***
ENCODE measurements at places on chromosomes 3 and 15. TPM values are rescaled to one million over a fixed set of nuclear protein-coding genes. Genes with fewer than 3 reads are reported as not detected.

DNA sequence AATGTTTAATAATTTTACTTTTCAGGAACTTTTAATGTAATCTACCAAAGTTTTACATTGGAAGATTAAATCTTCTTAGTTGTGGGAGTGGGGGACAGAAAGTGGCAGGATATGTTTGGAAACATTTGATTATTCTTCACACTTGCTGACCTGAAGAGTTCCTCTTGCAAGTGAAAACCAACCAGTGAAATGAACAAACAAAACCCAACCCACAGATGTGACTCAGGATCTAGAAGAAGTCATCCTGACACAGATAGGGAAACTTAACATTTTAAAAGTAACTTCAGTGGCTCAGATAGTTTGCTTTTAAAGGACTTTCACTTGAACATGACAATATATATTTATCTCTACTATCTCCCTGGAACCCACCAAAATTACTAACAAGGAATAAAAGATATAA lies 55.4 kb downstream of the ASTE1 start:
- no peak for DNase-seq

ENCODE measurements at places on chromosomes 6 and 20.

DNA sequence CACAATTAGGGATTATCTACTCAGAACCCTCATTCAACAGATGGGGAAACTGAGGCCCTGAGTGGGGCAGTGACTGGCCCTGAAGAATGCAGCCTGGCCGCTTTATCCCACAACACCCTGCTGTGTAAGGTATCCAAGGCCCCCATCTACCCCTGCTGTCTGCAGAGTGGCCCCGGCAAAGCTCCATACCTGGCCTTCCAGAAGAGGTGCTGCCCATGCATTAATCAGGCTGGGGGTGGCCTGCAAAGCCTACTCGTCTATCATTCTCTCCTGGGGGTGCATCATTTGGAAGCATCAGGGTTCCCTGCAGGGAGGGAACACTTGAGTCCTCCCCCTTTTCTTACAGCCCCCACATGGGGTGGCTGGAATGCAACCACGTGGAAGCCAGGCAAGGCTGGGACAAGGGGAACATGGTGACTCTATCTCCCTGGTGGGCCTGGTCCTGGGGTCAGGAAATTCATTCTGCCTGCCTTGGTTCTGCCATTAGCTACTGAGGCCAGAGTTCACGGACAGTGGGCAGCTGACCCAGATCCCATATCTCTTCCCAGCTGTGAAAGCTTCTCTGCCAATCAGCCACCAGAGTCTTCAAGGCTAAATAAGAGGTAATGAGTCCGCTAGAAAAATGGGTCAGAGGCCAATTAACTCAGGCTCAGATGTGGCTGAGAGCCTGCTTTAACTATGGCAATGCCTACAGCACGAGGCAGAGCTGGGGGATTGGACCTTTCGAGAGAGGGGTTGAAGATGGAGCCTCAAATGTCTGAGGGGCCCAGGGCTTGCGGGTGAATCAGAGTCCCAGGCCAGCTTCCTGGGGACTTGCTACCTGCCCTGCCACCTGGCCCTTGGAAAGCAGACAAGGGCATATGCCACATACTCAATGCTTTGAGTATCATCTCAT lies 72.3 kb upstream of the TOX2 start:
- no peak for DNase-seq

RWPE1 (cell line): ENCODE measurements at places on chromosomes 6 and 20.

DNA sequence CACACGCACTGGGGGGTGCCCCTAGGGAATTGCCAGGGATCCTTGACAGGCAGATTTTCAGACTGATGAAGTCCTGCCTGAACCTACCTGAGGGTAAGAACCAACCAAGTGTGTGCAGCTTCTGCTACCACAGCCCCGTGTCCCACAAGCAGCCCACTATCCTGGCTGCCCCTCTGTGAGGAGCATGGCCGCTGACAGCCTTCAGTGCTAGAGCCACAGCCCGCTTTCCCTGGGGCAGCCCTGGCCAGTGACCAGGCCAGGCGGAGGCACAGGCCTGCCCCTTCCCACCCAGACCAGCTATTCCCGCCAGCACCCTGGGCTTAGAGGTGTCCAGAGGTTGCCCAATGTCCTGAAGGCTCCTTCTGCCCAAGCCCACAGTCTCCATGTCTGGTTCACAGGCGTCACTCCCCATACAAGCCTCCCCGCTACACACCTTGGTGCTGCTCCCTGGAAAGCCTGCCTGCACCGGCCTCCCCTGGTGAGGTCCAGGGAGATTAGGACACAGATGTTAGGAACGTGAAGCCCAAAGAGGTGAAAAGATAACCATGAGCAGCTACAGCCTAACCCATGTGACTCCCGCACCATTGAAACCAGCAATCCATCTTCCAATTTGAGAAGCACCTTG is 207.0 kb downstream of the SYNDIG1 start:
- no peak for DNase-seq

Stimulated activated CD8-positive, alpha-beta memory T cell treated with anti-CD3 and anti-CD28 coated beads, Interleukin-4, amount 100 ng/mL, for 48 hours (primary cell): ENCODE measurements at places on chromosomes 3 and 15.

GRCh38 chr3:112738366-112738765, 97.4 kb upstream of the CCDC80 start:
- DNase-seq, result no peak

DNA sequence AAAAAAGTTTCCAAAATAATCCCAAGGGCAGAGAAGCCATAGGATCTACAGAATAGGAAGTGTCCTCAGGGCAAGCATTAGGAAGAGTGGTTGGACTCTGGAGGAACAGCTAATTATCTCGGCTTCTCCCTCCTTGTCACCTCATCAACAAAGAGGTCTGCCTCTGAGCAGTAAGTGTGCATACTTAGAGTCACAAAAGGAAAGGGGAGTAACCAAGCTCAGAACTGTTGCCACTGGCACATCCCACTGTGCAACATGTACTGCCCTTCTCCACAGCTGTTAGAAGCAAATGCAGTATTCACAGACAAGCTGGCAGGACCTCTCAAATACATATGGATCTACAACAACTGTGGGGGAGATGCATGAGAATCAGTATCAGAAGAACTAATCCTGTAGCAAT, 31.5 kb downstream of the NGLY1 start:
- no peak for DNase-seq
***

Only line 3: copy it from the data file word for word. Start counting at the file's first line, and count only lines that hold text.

- no peak for DNase-seq